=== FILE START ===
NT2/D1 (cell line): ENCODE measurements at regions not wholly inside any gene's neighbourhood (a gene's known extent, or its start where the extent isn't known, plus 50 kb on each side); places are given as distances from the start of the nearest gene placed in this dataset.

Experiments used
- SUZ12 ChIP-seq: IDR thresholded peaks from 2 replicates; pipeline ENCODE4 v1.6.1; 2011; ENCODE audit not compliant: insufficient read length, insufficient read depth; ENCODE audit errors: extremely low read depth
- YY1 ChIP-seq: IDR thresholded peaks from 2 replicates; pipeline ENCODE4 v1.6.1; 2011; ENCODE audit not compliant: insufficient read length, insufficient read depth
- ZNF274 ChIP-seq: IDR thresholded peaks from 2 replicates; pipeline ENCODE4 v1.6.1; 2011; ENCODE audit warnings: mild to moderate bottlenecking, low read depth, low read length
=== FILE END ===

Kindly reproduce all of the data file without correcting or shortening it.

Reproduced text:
NT2/D1 (cell line): ENCODE measurements at regions not wholly inside any gene's neighbourhood (a gene's known extent, or its start where the extent isn't known, plus 50 kb on each side); places are given as distances from the start of the nearest gene placed in this dataset.

Experiments used
- SUZ12 ChIP-seq: IDR thresholded peaks from 2 replicates; pipeline ENCODE4 v1.6.1; 2011; ENCODE audit not compliant: insufficient read length, insufficient read depth; ENCODE audit errors: extremely low read depth
- YY1 ChIP-seq: IDR thresholded peaks from 2 replicates; pipeline ENCODE4 v1.6.1; 2011; ENCODE audit not compliant: insufficient read length, insufficient read depth
- ZNF274 ChIP-seq: IDR thresholded peaks from 2 replicates; pipeline ENCODE4 v1.6.1; 2011; ENCODE audit warnings: mild to moderate bottlenecking, low read depth, low read length